Data Analytics and Cognitive Computing Will Transform Healthcare in 2016 and Beyond

Guest post by Steve Tolle, chief strategy officer, Merge Healthcare, an IBM Company.

Steve Tolle
Steve Tolle

The volume of health-related data available to physicians and other healthcare providers from disparate sources is staggering and continues to grow. In fact, a 2014 University of Iowa, Carver College of Medicine report projects that the availability of medical data will double every 73 days by 2020. Such data overload can make it difficult for clinicians to keep up with best practices and innovations.

Perhaps because imaging is so pervasive in healthcare, the medical imaging field has turned to data analytics and cognitive computing to help clinicians use large volumes of data in a meaningful way. These decision-support tools help them manage data to improve patient care and deliver value to referring physicians and payers.

At RSNA15, the crowds packed presentations on data analytics and cognitive computing and flocked to vendor exhibits featuring these decision-support tools — indicators of their expanding role in healthcare. In years past, exhibit space was primarily devoted to showcasing new imaging modalities.

Interest in analytics is growing rapidly as the U.S. health system transitions from volume- to value-based payment models — models that challenge physicians involved in medical imaging to demonstrate value. Physicians are under pressure to deliver educated, accurate, useful and efficient interpretations even as imaging studies become increasingly large in size and complex in scope. And these physicians are expected to communicate this information quickly and in a user-friendly manner. As a result, clinicians are turning to analytics-based solutions to boost efficiency and enhance the quality of their service to help them deliver the value demanded by payers, referring physicians and patients.

Data analytics capabilities have quickly moved beyond dashboards that track imaging volume and report turnaround times. Advanced analytics are helping to streamline imaging workflows and manage prior authorizations, in addition to reducing average scan times, variability in studies and patient waiting time. It is clear that we have entered a new era in medical imaging. A number of small and large companies are moving the field forward with cloud-based data analytics and cognitive computing initiatives.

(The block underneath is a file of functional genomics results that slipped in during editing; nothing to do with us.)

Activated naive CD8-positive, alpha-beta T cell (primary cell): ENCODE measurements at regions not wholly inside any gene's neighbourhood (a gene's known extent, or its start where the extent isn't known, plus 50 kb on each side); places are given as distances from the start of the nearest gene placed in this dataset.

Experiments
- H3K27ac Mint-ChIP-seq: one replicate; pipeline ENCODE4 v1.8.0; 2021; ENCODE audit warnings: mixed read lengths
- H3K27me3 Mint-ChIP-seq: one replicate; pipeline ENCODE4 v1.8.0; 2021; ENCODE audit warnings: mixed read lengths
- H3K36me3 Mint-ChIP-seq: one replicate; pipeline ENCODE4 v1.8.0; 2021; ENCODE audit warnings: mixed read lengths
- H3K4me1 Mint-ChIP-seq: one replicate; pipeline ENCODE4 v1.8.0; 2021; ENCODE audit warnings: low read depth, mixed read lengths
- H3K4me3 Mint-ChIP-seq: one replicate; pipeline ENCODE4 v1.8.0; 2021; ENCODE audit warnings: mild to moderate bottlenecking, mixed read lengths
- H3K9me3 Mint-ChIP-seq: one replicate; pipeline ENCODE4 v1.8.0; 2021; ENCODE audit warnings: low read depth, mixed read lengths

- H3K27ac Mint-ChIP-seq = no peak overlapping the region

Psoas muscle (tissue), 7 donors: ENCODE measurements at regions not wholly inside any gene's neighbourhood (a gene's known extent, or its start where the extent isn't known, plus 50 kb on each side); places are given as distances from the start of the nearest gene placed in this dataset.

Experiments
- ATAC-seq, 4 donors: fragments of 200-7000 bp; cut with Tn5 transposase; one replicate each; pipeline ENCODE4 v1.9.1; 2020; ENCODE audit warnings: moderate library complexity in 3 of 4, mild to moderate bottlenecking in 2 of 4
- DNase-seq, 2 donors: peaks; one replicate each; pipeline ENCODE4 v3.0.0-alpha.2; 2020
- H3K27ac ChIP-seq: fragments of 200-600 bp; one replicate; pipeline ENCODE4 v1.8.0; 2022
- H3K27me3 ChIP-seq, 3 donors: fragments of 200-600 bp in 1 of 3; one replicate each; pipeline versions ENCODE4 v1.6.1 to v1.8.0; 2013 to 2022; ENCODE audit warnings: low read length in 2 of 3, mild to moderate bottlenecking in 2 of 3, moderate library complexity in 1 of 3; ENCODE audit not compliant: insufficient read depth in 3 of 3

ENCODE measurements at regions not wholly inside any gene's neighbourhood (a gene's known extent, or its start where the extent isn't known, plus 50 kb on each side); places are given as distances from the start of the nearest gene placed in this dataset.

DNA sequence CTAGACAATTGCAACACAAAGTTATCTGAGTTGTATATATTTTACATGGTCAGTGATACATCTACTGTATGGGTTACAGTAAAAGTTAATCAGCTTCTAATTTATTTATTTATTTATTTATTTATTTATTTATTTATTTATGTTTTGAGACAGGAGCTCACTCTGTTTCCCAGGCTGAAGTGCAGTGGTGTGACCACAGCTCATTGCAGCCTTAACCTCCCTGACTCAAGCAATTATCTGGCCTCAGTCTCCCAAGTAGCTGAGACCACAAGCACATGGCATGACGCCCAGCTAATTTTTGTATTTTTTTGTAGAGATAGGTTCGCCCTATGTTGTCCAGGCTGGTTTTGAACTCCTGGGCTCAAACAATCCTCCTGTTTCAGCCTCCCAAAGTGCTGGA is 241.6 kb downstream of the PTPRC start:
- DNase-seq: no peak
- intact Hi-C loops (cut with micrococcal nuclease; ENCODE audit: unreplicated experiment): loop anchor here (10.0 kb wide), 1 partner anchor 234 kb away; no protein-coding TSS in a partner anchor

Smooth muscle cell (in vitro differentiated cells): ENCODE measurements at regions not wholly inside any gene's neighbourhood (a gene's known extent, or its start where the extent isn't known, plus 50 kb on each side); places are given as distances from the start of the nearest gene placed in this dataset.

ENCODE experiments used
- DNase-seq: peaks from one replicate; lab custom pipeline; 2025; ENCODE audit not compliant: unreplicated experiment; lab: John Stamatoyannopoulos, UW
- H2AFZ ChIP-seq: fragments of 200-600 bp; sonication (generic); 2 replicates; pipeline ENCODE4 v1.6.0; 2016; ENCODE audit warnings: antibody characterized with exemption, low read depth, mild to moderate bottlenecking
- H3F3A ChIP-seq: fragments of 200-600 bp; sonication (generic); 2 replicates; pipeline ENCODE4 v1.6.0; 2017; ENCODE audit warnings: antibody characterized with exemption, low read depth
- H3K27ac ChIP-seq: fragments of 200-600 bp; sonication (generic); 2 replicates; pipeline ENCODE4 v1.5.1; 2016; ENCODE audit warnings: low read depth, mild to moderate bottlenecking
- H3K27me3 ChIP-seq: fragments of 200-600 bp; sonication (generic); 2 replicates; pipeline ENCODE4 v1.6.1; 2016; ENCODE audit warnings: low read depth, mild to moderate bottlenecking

At RSNA15, attendees saw a vision for the future of medical imaging that incorporates cognitive computing. The exhibit demonstrated how a physician could gain assistance from machine learning algorithms that simulate the human thought process to assess structured and unstructured data from disparate sources — including medical imaging at scale. A reasoning engine connected to a vast image library and patient health records was able to analyze large volumes of data and find correlations that humans may have missed or never considered.  In seconds, it derived new insights and arrived at a potential differential diagnosis for consideration by the physician. The goal of this futuristic model is to augment the physician’s own experience and insights and improve diagnostic accuracy.

We have only just scratched the surface of the potential for cognitive computing and advanced analytics to advance and improve healthcare. With about 80 percent of available healthcare data currently going unused and the volume of new data increasing exponentially, there is no doubt that these decision-support tools will take center stage in 2016 and beyond to address our nation’s complex healthcare issues.

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